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Vassilis P. Papadopoulos
,
Yasser Abualnaja
,
Simon A. Josey
,
Amy Bower
,
Dionysios E. Raitsos
,
Harilaos Kontoyiannis
, and
Ibrahim Hoteit

Abstract

The influence of the atmospheric circulation on the winter air–sea heat fluxes over the northern Red Sea is investigated during the period 1985–2011. The analysis based on daily heat flux values reveals that most of the net surface heat exchange variability depends on the behavior of the turbulent components of the surface flux (the sum of the latent and sensible heat). The large-scale composite sea level pressure (SLP) maps corresponding to turbulent flux minima and maxima show distinct atmospheric circulation patterns associated with each case. In general, extreme heat loss (with turbulent flux lower than −400 W m−2) over the northern Red Sea is observed when anticyclonic conditions prevail over an area extending from the Mediterranean Sea to eastern Asia along with a recession of the equatorial African lows system. Subcenters of high pressure associated with this pattern generate the required steep SLP gradient that enhances the wind magnitude and transfers cold and dry air masses from higher latitudes. Conversely, turbulent flux maxima (heat loss minimization with values from −100 to −50 W m−2) are associated with prevailing low pressures over the eastern Mediterranean and an extended equatorial African low that reaches the southern part of the Red Sea. In this case, a smooth SLP field over the northern Red Sea results in weak winds over the area that in turn reduce the surface heat loss. At the same time, southerlies blowing along the main axis of the Red Sea transfer warm and humid air northward, favoring heat flux maxima.

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Ibrahim Hoteit
,
Yasser Abualnaja
,
Shehzad Afzal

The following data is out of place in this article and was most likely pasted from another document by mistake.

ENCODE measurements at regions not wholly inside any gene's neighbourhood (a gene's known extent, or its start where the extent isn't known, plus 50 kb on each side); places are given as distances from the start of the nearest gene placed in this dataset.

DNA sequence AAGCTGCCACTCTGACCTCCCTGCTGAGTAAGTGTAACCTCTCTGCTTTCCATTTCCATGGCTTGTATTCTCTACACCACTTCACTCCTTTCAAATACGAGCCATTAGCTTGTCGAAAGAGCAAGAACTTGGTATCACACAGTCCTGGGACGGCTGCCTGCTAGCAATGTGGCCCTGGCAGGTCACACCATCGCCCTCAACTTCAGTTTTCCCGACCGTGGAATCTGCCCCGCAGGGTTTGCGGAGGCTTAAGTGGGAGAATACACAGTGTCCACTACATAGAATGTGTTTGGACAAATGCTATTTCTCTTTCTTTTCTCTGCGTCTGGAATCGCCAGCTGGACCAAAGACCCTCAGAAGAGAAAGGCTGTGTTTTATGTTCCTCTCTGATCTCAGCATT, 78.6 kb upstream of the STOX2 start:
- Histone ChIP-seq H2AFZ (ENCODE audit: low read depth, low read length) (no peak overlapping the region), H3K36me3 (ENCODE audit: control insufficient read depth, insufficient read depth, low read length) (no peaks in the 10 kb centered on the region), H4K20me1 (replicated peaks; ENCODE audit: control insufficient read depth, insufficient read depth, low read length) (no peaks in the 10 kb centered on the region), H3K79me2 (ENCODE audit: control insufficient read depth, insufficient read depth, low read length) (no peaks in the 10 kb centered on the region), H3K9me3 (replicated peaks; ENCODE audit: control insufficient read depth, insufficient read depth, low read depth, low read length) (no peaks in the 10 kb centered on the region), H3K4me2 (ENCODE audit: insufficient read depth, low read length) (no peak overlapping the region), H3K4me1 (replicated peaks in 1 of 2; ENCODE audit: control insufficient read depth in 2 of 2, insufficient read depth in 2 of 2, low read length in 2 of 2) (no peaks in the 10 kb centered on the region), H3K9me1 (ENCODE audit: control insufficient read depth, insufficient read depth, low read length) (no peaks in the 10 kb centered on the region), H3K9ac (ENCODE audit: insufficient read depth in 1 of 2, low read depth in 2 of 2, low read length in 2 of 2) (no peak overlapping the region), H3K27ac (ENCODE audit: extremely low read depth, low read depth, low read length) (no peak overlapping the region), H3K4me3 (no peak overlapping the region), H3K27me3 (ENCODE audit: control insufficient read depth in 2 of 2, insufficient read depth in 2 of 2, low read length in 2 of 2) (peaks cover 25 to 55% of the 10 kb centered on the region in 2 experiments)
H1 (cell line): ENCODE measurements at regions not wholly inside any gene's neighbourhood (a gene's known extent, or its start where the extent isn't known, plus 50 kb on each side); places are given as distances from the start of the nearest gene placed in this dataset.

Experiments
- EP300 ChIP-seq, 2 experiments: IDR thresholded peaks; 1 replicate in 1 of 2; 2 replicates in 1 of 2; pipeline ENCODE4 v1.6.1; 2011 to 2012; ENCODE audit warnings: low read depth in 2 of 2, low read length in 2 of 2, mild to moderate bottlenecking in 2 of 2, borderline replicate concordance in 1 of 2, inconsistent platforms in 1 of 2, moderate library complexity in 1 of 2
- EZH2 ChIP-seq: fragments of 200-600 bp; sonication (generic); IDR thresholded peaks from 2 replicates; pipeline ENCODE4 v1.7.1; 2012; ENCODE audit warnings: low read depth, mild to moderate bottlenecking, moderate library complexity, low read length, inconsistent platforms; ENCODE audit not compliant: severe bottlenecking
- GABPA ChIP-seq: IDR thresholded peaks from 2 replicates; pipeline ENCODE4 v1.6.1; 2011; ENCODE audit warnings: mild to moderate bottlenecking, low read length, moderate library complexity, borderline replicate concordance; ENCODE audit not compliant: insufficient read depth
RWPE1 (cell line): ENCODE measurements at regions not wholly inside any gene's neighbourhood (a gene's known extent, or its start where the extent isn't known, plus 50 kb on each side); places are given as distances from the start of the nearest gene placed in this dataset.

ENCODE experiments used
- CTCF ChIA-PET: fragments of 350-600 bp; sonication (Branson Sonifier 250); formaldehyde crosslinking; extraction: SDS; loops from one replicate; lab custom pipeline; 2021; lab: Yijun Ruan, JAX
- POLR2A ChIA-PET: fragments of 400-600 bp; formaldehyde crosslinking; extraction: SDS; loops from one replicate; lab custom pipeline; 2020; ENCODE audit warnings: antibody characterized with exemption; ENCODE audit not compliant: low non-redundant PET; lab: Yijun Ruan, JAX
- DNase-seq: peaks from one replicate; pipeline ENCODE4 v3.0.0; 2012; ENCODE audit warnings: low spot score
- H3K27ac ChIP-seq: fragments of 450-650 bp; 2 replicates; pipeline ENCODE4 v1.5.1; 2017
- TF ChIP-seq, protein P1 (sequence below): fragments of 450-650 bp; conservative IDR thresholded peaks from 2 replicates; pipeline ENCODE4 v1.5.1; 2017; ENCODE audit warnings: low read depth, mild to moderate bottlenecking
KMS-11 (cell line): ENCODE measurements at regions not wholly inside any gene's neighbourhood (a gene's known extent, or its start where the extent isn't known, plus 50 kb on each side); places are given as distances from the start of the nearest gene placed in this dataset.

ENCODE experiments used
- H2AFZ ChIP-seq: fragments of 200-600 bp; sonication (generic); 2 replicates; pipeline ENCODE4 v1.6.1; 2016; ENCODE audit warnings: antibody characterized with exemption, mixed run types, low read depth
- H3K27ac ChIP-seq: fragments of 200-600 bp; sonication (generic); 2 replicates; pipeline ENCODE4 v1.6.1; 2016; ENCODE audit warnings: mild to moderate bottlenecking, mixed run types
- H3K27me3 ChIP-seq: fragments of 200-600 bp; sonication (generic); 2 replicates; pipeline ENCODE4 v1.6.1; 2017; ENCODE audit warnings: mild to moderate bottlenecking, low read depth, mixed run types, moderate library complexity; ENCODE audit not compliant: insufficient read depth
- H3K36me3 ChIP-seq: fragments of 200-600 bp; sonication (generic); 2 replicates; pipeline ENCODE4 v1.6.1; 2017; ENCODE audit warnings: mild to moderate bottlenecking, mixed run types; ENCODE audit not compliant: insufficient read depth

,
Boujemaa Ait-El-Fquih
,
Triantaphyllos Akylas
,
Charls Antony
,
Clint Dawson
,
Khaled Asfahani
,
Robert J. Brewin
,
Luigi Cavaleri
,
Ivana Cerovecki
,
Bruce Cornuelle
,
Srinivas Desamsetti
,
Raju Attada
,
Hari Dasari
,
Jose Sanchez-Garrido
,
Lily Genevier
,
Mohamad El Gharamti
,
John A. Gittings
,
Elamurugu Gokul
,
Ganesh Gopalakrishnan
,
Daquan Guo
,
Bilel Hadri
,
Markus Hadwiger
,
Mohammed Abed Hammoud
,
Myrl Hendershott
,
Mohamad Hittawe
,
Ashok Karumuri
,
Omar Knio
,
Armin Köhl
,
Samuel Kortas
,
George Krokos
,
Ravi Kunchala
,
Leila Issa
,
Issam Lakkis
,
Sabique Langodan
,
Pierre Lermusiaux
,
Thang Luong
,
Jingyi Ma
,
Olivier Le Maitre
,
Matthew Mazloff
,
Samah El Mohtar
,
Vassilis P. Papadopoulos
,
Trevor Platt
,
Larry Pratt
,
Naila Raboudi
,
Marie-Fanny Racault
,
Dionysios E. Raitsos
,
Shanas Razak
,
Sivareddy Sanikommu
,
Shubha Sathyendranath
,
Sarantis Sofianos
,
Aneesh Subramanian
,
Rui Sun
,
Edriss Titi
,
Habib Toye
,
George Triantafyllou
,
Kostas Tsiaras
,
Panagiotis Vasou
,
Yesubabu Viswanadhapalli
,
Yixin Wang
,
Fengchao Yao
,
Peng Zhan
, and
George Zodiatis
Full access
Ibrahim Hoteit
,
Yasser Abualnaja
,
Shehzad Afzal
,
Boujemaa Ait-El-Fquih
,
Triantaphyllos Akylas
,
Charls Antony
,
Clint Dawson
,
Khaled Asfahani
,